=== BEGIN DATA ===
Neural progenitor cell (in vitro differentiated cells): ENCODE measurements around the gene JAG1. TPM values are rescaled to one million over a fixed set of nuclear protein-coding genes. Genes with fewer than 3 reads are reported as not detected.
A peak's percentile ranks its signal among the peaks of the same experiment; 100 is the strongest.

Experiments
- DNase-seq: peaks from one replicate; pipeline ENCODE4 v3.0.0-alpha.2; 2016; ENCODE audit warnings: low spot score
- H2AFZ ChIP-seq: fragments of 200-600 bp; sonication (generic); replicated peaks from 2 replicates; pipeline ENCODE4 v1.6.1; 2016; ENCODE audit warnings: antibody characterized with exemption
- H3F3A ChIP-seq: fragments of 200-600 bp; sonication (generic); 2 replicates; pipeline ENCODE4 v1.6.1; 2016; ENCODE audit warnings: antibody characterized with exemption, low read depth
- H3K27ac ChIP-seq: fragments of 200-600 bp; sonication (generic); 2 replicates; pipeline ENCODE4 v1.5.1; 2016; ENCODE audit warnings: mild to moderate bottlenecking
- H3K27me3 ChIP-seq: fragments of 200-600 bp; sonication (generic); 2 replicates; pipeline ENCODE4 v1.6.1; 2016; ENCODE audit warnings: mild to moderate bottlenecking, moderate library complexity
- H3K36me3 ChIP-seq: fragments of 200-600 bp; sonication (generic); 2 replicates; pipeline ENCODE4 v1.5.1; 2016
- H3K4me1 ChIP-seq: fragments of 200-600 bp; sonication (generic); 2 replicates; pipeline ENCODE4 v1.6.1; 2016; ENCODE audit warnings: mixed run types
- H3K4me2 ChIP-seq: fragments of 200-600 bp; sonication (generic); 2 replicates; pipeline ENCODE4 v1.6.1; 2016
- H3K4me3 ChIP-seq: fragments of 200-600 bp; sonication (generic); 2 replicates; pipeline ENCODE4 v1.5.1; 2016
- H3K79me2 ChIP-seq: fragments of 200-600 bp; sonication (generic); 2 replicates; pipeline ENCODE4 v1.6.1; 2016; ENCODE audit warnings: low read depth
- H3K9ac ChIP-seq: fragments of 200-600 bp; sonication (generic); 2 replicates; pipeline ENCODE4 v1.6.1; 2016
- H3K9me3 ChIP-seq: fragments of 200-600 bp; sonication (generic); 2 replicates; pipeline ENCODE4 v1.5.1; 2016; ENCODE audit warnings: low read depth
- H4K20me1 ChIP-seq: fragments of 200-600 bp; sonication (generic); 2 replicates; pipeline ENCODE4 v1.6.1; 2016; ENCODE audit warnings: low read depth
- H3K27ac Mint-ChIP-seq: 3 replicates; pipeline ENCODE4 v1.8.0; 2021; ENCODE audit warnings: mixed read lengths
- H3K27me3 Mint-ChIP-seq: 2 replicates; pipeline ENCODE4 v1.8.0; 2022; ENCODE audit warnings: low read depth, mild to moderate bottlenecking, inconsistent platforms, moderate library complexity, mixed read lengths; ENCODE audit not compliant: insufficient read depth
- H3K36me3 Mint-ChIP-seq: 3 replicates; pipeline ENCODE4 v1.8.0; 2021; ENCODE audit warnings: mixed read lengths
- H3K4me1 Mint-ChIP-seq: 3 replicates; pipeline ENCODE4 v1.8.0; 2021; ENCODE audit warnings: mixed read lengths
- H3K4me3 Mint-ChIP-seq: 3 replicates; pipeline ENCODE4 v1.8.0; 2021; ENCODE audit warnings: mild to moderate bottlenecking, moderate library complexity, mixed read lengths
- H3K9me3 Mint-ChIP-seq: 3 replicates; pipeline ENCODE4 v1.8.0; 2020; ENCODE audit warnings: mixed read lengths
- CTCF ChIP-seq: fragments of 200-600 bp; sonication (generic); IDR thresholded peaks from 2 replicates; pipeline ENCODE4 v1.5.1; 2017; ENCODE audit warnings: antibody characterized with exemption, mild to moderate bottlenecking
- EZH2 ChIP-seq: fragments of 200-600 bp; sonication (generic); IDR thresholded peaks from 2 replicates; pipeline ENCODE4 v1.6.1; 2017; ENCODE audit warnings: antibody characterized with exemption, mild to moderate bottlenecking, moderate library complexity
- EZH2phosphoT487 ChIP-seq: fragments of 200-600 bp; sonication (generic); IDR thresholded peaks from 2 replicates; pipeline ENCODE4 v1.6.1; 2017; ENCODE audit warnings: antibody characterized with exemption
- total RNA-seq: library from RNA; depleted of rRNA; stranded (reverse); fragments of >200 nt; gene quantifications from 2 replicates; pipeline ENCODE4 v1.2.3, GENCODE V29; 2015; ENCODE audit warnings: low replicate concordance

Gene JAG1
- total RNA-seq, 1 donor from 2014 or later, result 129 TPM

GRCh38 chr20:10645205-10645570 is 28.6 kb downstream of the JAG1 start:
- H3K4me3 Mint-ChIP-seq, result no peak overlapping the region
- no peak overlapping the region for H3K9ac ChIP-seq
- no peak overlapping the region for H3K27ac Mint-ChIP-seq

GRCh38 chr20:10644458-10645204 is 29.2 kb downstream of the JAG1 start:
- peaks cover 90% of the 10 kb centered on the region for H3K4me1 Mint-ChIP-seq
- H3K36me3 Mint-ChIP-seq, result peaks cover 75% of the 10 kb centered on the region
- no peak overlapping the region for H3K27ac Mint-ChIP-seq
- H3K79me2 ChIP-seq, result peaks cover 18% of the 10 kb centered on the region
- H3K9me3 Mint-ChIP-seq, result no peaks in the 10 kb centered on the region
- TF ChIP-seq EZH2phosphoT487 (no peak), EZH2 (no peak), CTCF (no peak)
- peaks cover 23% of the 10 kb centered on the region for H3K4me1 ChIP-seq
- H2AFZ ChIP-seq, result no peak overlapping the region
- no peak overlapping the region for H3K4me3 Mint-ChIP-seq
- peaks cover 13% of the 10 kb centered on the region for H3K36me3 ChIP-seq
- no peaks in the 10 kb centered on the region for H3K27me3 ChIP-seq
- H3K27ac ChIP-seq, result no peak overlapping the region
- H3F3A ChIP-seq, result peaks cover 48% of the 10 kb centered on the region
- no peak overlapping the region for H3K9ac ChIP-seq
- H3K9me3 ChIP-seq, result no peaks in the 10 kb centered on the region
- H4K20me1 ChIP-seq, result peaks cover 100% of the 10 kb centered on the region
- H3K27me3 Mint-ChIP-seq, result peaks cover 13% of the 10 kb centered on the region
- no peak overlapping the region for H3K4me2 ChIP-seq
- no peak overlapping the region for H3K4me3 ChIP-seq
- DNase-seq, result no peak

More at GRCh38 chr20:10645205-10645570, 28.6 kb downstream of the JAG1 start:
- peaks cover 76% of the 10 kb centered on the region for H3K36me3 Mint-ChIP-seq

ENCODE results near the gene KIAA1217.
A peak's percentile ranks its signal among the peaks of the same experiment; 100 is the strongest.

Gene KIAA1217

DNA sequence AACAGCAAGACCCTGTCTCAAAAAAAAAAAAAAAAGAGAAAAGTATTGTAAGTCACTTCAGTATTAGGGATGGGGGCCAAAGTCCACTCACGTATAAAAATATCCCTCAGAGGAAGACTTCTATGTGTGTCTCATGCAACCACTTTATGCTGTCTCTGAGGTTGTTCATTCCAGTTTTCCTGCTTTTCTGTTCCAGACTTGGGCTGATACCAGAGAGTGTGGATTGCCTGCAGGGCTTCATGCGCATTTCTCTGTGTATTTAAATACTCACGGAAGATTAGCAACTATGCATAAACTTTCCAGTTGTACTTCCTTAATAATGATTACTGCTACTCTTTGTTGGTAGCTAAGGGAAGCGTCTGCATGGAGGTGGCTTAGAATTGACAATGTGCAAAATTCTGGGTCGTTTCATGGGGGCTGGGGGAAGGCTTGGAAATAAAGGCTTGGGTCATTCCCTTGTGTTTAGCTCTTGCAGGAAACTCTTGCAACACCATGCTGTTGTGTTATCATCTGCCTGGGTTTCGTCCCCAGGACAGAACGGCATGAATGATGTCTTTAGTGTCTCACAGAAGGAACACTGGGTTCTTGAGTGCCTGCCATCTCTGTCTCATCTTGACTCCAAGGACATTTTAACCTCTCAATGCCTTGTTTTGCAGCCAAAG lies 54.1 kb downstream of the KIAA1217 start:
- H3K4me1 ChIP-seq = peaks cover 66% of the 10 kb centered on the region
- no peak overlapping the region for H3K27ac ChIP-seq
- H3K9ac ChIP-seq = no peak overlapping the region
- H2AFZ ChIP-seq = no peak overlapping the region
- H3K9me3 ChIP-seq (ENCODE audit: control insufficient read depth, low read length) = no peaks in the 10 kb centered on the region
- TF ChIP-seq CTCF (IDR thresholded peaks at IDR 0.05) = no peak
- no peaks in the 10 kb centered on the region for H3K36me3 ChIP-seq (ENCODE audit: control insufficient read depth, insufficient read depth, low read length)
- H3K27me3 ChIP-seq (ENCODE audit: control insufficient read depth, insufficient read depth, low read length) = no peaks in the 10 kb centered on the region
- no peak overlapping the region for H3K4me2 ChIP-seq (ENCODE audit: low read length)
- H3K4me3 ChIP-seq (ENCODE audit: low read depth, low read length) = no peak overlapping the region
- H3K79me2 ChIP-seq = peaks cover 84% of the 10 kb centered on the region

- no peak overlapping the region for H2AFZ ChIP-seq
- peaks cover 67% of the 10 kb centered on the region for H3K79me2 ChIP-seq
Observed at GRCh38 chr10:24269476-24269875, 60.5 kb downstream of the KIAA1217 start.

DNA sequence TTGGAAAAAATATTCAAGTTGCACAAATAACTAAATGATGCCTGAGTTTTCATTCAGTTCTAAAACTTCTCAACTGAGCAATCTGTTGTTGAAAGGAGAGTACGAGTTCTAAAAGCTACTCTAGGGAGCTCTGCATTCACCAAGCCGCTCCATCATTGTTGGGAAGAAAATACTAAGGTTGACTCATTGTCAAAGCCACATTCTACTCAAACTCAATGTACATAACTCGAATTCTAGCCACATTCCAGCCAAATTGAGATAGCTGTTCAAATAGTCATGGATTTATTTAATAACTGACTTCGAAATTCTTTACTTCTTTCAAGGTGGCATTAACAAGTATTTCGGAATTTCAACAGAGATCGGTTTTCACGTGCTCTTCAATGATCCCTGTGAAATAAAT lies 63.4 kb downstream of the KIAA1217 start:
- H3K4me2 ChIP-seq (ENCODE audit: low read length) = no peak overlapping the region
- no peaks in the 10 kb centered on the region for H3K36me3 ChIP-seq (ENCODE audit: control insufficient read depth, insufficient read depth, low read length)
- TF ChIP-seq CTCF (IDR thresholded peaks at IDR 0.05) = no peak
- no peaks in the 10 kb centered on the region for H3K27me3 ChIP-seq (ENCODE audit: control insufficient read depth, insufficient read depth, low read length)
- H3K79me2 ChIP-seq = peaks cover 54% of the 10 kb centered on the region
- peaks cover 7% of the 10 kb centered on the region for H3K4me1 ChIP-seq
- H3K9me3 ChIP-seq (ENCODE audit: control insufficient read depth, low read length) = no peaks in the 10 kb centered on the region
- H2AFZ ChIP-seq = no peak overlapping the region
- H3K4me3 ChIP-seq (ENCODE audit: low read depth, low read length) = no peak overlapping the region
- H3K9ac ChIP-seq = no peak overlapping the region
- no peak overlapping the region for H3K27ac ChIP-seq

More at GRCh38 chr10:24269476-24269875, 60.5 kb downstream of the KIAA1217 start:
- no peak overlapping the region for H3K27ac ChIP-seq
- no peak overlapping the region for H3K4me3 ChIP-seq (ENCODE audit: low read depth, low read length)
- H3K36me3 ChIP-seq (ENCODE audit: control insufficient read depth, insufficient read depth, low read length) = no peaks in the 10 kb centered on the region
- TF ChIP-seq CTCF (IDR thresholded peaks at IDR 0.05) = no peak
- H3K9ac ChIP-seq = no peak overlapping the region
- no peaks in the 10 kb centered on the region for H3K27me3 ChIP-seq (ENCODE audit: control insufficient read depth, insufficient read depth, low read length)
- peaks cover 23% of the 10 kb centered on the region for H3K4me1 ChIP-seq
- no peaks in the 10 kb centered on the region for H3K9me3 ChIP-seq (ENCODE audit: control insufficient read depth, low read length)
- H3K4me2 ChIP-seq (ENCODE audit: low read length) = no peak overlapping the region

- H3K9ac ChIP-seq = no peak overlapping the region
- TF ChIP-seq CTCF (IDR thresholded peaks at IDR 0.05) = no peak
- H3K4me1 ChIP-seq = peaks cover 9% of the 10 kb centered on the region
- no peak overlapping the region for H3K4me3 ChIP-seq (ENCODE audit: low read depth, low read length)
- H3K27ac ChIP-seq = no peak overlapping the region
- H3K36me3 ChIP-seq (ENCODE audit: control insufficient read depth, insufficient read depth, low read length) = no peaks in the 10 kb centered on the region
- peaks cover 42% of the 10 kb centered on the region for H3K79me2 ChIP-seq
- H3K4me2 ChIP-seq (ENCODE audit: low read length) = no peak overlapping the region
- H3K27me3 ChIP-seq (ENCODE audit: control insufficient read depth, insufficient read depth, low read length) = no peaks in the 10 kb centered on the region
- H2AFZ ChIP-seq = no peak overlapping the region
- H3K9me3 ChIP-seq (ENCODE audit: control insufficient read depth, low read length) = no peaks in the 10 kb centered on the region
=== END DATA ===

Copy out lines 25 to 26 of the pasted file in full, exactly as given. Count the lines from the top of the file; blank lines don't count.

- EZH2phosphoT487 ChIP-seq: fragments of 200-600 bp; sonication (generic); IDR thresholded peaks from 2 replicates; pipeline ENCODE4 v1.6.1; 2017; ENCODE audit warnings: antibody characterized with exemption
- total RNA-seq: library from RNA; depleted of rRNA; stranded (reverse); fragments of >200 nt; gene quantifications from 2 replicates; pipeline ENCODE4 v1.2.3, GENCODE V29; 2015; ENCODE audit warnings: low replicate concordance